CAPE TOWN, South Africa, November 11, 2021 / APO Group / –
Equatorial Guinea was in the spotlight on the third day of African Energy Week, the largest energy event in sub-Saharan Africa, as the country asserts itself as a leader among African oil producers in the world. development of a capable and well-established indigenous oil and gas service industry. .
With international actors already having a notable presence in the country, Equatorial Guinea has shifted its focus to strengthening its domestic oil and gas companies, calling for increased collaboration with international companies to help increase capacity.
The positive impact of these efforts was the subject of the debate held during a spotlight session on Equatorial Guinea which examined how the country is using local content and international collaboration as a catalyst for sustained growth for the industry. , positioning the sector as a world-class player. Marlet. Panelists included HE Gabriel Mbaga Obiang Lima, Minister of Mines and Hydrocarbons, Equatorial Guinea; Samuel Diminas, COO, Bay Matrix; John Hamilton, CEO, Panoro Energy ASA; Lloyd Manokore, consultant, LMA Services; Ian Cloke, COO, Afentra; and Mónica M. Bennett, senior director of international client development, Southern Alberta Institute of Technology.
During the spotlight session, speakers discussed the long-term impact of COVID-19 on local content and capacity building in Equatorial Guinea, drawing attention to how the pandemic has served and continues to serve as an opportunity for better development of local content.
“We are extremely satisfied because just with our staff we were able not only to maintain production, but also to increase production. Equatorial Guinea has already gone through the first phase of the oil and gas industry: convincing investors that there is oil and gas in the country; have institutions and ministries to understand how this industry works; and have the capacity to do so, ”said HE Gabriel Lima.
“The consequences of the energy transition are that it accelerates the trend of divestment from large international oil companies, allowing local companies to take over. We have this situation where the big oil companies are divesting themselves. It’s a real challenge and an incredible opportunity for local businesses, ”said Hamilton.
“Last year when COVID-19 hit we were to shut down for 6 weeks, but in the oil and gas industry you saw production increase. In the future, you don’t need a lot of expats on the plane, you have a lot of good workers here. The energy transition is a journey, and it will take some time, taking different rhythms. Europe tries to run before it can walk. From an African perspective, local businesses can learn from mistakes made elsewhere. Africa is incredibly innovative. We call it the industrial transition. it is not something we should be afraid of. We look at Africa and see opportunities. You can generate value for hospitality businesses and create jobs, ”Cloke said.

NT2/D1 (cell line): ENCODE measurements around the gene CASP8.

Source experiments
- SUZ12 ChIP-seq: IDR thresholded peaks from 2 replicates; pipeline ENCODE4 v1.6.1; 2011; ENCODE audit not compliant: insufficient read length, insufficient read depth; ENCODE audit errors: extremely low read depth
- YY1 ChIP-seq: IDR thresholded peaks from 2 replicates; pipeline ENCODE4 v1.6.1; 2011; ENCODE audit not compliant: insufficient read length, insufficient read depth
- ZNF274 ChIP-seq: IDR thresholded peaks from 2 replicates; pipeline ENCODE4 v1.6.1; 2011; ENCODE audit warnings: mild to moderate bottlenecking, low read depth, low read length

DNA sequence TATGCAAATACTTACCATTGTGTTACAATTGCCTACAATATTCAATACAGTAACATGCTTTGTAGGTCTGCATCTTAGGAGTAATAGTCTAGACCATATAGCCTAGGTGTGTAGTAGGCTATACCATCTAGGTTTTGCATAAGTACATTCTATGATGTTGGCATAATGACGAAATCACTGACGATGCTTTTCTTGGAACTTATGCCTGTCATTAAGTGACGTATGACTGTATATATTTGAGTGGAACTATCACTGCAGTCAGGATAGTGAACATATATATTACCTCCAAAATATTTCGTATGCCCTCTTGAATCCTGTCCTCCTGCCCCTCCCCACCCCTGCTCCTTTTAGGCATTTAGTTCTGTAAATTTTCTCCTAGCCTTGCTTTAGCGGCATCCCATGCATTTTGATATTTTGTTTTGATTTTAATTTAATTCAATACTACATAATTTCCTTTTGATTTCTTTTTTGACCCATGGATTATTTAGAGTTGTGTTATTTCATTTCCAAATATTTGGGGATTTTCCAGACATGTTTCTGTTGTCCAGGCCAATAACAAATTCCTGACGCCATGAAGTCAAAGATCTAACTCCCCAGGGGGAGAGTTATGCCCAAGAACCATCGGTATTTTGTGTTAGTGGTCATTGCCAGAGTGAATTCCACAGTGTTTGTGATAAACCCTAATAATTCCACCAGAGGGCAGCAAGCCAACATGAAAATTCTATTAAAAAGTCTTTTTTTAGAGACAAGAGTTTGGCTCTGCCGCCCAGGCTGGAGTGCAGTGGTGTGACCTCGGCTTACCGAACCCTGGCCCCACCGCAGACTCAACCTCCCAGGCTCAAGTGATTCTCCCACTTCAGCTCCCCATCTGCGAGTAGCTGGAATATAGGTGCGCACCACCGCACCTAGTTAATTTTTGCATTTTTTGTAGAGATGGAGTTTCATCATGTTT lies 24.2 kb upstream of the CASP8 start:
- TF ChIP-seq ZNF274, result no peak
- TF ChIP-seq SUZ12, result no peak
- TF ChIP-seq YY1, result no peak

Meanwhile, Equatorial Guinea strongly believes in the value of local content and calls on international actors to step up their capacity building and skills transfer in the country. With significant experience, technical know-how and a skilled workforce, global energy players have established themselves as the best partners of indigenous companies in Equatorial Guinea. As a result, the speakers discussed opportunities for public-private collaboration to foster skills building and knowledge transfer as well as the local content law that is in place.
“We have a lot of people who are well trained in economic training. So many people have international degrees. The problem is that to develop a high-level industry, you need experience. Today we have a global pool. If you are looking for an engineer, you will be looking for the best person in the world. Entrepreneurs in Equatorial Guinea do not have the level of expertise. So we need more opportunities and collaboration with the public and the service providers to sort out the continuing opportunities, ”said Diminas.
“We worked with the ministry, and it was a great example of cross-sector collaboration. It is essential that industry and the ministry are involved in selecting the right programs to be implemented in the country. Equatorial Guinea has adopted an excellent approach by having its own institution and addressing international institutions for knowledge transfer. I’ve seen a lot of countries send people overseas, but you also need to build capacity and they’ve gone to great lengths to do that, ”Bennett said.
“I think it’s one of the best local content laws on the continent. Without the law, we wouldn’t have what we have today, ”said Manokore.
Equatorial Guinea is quickly becoming an African leader in the monetization and use of gas. During the round table, HE Gabriel Lima presented key information on the country’s new hydrocarbon law.
“The change in the law will allow us to have more clarity within the oil and gas industry. One of the main things is having clarity on the gas. Our real transition is to shift priorities from oil to gas, ”said SE Lima.
According to SE Lima, various elements have been addressed in the law, including LNG identified as the solution to create more jobs and add value to the industry, clarification of local content, discussion of tax incentives, l ‘abandonment of oil fields, transfer of assets, revitalize operations and, in particular, link the mining sector to the oil sector – which is seen as an essential part of the transformation towards phase two – stimulate investment.
Equatorial Guinea is making considerable efforts to improve local content, with local capacity seen as a catalyst for increased growth in the socio-economic and energy sector. The law on local content, coupled with the new hydrocarbons code, will only further accelerate capacity building in the country.
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